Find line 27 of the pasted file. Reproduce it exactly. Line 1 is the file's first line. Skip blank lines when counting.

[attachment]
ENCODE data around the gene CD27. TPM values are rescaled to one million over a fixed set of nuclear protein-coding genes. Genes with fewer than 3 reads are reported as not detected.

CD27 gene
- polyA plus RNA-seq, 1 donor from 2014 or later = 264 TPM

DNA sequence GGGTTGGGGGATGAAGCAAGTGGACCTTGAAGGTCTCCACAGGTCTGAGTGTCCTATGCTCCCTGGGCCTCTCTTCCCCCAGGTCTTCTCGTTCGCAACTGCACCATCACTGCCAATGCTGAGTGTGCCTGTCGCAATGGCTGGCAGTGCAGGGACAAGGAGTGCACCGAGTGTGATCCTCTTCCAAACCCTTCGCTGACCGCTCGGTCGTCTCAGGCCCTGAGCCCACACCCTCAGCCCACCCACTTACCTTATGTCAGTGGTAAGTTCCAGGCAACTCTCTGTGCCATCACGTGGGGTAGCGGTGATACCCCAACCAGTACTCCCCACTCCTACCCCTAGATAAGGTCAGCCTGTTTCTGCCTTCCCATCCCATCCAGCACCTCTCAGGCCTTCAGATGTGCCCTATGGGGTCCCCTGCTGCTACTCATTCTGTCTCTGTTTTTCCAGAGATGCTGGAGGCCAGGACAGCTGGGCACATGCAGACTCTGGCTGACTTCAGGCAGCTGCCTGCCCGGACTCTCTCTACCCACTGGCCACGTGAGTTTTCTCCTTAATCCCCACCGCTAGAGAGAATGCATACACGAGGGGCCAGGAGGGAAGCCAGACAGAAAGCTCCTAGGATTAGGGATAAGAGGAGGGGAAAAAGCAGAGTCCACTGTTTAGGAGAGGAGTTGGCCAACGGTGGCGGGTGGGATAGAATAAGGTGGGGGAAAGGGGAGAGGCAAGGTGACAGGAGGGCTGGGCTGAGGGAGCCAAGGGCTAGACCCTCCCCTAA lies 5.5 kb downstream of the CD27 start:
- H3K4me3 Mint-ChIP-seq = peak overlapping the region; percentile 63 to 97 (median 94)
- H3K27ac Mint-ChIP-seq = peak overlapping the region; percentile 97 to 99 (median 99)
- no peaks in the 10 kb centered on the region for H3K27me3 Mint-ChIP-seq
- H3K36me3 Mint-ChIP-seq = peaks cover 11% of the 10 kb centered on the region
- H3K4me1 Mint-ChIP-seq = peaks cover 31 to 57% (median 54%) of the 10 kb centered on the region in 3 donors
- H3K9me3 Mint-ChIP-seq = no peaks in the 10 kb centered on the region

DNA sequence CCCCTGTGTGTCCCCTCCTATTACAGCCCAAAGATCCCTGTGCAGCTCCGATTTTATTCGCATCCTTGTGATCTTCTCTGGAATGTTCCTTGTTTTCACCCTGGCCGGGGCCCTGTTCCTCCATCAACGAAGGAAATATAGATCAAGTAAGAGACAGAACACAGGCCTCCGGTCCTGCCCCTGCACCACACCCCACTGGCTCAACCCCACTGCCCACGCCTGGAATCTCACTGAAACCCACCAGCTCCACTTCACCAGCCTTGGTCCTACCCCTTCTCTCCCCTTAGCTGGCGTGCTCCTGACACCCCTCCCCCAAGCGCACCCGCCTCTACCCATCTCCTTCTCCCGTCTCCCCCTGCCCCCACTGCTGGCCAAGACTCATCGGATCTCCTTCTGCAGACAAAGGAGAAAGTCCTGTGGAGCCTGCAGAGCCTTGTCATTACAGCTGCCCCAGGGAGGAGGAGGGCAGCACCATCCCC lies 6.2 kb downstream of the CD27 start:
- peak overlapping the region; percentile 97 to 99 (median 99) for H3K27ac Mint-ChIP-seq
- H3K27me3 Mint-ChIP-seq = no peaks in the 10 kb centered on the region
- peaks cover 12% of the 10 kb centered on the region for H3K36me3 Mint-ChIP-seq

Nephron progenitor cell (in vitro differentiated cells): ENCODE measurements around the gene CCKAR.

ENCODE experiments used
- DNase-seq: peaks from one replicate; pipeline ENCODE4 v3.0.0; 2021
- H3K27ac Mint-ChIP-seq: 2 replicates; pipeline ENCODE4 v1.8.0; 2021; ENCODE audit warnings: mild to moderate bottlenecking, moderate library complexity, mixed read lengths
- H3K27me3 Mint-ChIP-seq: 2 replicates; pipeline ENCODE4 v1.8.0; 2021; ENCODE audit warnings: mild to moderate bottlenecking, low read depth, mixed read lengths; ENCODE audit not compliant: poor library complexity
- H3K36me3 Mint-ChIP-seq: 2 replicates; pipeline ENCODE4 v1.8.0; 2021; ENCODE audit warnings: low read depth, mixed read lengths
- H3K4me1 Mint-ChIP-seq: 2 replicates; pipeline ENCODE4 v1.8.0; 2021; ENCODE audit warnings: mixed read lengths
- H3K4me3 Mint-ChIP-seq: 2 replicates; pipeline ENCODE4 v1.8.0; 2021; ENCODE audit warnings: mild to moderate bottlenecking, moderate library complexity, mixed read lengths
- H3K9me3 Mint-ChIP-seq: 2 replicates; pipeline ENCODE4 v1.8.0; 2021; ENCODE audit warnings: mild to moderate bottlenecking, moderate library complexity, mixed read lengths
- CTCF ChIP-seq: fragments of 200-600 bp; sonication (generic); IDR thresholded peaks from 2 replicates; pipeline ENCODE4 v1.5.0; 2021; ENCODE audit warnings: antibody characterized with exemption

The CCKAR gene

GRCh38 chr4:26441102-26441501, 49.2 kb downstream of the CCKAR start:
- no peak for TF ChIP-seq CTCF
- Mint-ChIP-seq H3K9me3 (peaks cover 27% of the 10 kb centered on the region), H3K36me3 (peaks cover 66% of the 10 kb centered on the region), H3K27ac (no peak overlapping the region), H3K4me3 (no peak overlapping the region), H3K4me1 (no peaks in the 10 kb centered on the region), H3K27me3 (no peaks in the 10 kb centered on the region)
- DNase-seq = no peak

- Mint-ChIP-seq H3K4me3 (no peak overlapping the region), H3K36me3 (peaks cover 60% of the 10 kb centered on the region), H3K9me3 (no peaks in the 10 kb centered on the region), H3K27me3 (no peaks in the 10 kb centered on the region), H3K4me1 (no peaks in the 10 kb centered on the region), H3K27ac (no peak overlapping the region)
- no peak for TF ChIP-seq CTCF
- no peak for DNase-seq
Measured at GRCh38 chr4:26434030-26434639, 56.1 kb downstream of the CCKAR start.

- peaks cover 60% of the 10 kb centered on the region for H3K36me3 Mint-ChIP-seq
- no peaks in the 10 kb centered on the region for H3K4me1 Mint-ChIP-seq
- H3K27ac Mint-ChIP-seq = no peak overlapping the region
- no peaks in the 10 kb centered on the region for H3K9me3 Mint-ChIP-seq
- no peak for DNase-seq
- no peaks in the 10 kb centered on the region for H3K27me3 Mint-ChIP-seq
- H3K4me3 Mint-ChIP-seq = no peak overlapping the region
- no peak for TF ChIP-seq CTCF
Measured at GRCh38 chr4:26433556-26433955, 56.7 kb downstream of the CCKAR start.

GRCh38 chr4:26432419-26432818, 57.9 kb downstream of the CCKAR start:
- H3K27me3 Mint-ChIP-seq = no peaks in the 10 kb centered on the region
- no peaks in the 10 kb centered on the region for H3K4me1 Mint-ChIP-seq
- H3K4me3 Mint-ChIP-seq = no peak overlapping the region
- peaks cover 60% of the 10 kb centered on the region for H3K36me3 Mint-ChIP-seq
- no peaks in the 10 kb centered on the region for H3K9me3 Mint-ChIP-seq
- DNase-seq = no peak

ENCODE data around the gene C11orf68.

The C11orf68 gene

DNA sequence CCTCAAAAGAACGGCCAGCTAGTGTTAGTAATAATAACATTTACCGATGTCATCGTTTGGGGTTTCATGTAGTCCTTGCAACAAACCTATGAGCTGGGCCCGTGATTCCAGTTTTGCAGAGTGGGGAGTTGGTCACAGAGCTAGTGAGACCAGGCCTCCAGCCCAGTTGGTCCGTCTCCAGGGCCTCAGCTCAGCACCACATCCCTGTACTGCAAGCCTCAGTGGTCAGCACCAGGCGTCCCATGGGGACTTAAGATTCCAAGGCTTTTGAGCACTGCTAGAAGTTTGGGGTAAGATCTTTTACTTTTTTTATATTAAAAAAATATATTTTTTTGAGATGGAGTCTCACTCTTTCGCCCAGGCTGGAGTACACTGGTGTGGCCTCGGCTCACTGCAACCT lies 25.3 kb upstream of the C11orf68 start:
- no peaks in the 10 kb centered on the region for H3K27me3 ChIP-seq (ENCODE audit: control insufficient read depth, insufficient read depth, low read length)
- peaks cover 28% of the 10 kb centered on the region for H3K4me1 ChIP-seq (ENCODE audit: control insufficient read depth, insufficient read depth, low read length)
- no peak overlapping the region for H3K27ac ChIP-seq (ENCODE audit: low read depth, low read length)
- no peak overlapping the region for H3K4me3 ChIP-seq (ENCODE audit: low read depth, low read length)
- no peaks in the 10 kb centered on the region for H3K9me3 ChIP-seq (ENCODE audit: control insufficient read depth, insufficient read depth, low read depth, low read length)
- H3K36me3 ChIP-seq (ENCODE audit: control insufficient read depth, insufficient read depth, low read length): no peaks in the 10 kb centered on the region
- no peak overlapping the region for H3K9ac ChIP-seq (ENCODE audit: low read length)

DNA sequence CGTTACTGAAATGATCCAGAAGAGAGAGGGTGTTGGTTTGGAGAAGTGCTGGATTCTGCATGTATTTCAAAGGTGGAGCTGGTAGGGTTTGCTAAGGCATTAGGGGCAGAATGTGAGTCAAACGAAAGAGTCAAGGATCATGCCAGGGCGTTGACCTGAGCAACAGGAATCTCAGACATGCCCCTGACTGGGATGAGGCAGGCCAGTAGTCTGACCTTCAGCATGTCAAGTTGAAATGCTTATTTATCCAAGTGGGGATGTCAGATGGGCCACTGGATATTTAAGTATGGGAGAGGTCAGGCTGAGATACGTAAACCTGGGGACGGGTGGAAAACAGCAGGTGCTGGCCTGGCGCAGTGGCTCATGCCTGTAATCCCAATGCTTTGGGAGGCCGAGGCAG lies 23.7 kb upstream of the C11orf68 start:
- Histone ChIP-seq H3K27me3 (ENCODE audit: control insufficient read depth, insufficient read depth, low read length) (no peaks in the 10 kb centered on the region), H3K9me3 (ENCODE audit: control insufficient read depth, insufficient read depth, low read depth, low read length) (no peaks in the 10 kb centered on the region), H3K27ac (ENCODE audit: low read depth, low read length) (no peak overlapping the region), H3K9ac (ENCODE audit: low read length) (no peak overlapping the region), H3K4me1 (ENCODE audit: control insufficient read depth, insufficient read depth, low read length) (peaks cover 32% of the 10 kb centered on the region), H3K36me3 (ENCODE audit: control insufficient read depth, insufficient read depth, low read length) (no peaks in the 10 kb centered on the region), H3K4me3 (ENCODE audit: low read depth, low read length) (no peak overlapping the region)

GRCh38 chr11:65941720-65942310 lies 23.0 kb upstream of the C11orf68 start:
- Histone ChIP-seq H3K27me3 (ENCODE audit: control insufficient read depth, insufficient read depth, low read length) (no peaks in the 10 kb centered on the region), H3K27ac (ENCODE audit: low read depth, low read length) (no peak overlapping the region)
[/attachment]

- no peak for TF ChIP-seq CTCF